The ER gene spans 140 kb and is comprised of 8 exons which are spliced to yield a 6.3 kb mRNA, encoding a 595-amino acid protein with a molecular weight of 66 kilodaltons (11, 12). The ER protein is comprised of several discrete functional domains (13). Two transcriptional activation functions (TAF-1 and TAF-2) reside in exon 1 and 8 respectively (14-15). The DNA-binding domain of about 70 amino acids is located at exon 2 and 3. Exon 4 through 8 translating into 250 amino acids in size are necessary and sufficient for ligand binding (13, 16). A 22 amino acid sequence necessary for subunit dimerization has been located in exon 7 (17).
Recently, it has been reported that both the wild type and variant estrogen receptors were coexpressed in some human breast carcinoma cell lines (18-24). Variant human breast tumor ER with constitutive transcriptioanl activity has been identified in tumor specimens (25 & 26). Therefore, estrogen receptor variants might have a role in human breast cancer. However, to date, the role of the estrogen receptor variant in carcinogenesis and the regulation of its expression are poorly understood.
The human mammary gland contains a small but distinct population of ER-positive cells, comprising about 7% of the total epithelial cell population from all biopsies (27). The ER-positive cells were distributed as scattered single cells, most of them (87%) were luminal epithelial cells or occupied an intermediate position in the duct wall. The highest frequency of ER-positive cells has been found in the lobules as compared to the interlobular ducts (27). Normal HBEC grown in the commonly used media, MCDB 170 (28) and DFCI-1 (29), including the commercially available normal HBEC (Clonetics), exhibited basal epithelial, but not luminal epithelial cell characteristics. These cells have not been shown to express the estrogen receptor with significant frequency.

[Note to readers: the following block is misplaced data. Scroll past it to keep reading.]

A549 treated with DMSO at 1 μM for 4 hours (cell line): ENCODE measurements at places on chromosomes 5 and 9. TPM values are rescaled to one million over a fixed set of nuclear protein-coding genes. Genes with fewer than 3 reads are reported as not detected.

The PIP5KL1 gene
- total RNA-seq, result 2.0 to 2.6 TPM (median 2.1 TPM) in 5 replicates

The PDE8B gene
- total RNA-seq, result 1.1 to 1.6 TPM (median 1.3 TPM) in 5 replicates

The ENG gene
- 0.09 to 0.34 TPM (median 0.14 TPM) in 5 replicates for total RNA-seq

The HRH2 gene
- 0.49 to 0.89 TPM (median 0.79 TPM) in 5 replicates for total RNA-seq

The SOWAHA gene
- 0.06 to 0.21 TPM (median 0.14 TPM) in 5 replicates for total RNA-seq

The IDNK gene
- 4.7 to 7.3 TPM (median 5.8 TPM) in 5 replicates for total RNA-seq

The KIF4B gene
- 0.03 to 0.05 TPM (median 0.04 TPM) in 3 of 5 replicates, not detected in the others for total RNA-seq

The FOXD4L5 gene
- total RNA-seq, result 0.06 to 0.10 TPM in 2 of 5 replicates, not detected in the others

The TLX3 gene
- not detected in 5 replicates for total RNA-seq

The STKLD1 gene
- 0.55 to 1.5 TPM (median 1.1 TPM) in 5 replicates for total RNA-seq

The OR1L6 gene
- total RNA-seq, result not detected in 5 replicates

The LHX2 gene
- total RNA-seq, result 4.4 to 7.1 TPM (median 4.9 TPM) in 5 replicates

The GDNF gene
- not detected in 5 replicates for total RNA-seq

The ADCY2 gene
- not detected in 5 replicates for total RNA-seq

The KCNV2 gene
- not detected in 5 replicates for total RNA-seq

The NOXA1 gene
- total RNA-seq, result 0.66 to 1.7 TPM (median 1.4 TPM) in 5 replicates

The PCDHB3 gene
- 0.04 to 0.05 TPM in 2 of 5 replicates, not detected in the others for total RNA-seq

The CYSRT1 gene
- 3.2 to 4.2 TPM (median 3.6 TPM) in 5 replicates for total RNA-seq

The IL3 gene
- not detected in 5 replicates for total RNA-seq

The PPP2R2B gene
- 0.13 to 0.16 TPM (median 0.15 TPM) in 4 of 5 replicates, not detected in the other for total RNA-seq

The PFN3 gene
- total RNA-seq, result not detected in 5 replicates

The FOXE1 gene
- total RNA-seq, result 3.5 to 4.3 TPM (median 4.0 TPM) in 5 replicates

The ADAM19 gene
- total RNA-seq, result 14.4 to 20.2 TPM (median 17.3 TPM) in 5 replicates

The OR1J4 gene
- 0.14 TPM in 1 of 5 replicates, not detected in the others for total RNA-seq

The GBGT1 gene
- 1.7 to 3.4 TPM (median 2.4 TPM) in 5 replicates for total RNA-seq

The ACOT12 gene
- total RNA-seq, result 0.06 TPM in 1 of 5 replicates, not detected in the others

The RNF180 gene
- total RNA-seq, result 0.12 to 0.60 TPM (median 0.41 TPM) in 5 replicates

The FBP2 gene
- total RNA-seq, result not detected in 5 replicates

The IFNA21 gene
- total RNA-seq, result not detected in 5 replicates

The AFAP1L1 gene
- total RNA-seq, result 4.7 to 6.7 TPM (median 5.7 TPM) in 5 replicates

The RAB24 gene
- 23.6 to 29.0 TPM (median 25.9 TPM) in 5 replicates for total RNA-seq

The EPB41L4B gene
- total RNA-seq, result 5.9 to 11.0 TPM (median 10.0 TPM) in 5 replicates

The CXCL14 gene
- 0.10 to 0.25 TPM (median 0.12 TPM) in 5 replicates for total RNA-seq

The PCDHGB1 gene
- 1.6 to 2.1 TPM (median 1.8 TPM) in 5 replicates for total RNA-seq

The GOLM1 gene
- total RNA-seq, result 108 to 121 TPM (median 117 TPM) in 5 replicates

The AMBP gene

Recently, we have developed a culture method to grow two morphologically and antigenically distinguishable normal human breast epithelial cell (HBEC) types from reduction mammoplasty (30). Type I HBEC is deficient in gap junctional intercellular communication (GJIC) and has luminal and stem cell characteristics, i.e. the differentiation of Type I into Type II HBEC by a cyclic AMP-inducing agent (30) and the unique ability of Type I HBEC to form budding and ductal structures on MATRIGEL matrix (31), whereas Type II HBEC is capable of GJIC (30, 32-33) and expresses basal epithelial cell phenotypes (30). See U.S. ser. No. 08/308,118 filed Sep. 16, 1994 now U.S. Pat. No. 5,650,317, incorporated herein by reference.
It is an object of the present invention to describe a substantially purified human breast epithelial cell type (such as Type I HBEC) which has stem cell characteristics and which expresses human estrogen receptor.
It is also an object of the present invention to describe the expression of estrogen receptors in these two types of human breast epithelial cell (HBEC) and the neoplastically transformed cell lines derived from these cells.
A substantially purified epithelial cell comprised of characteristics of a stem cell and expressing human estrogen receptor.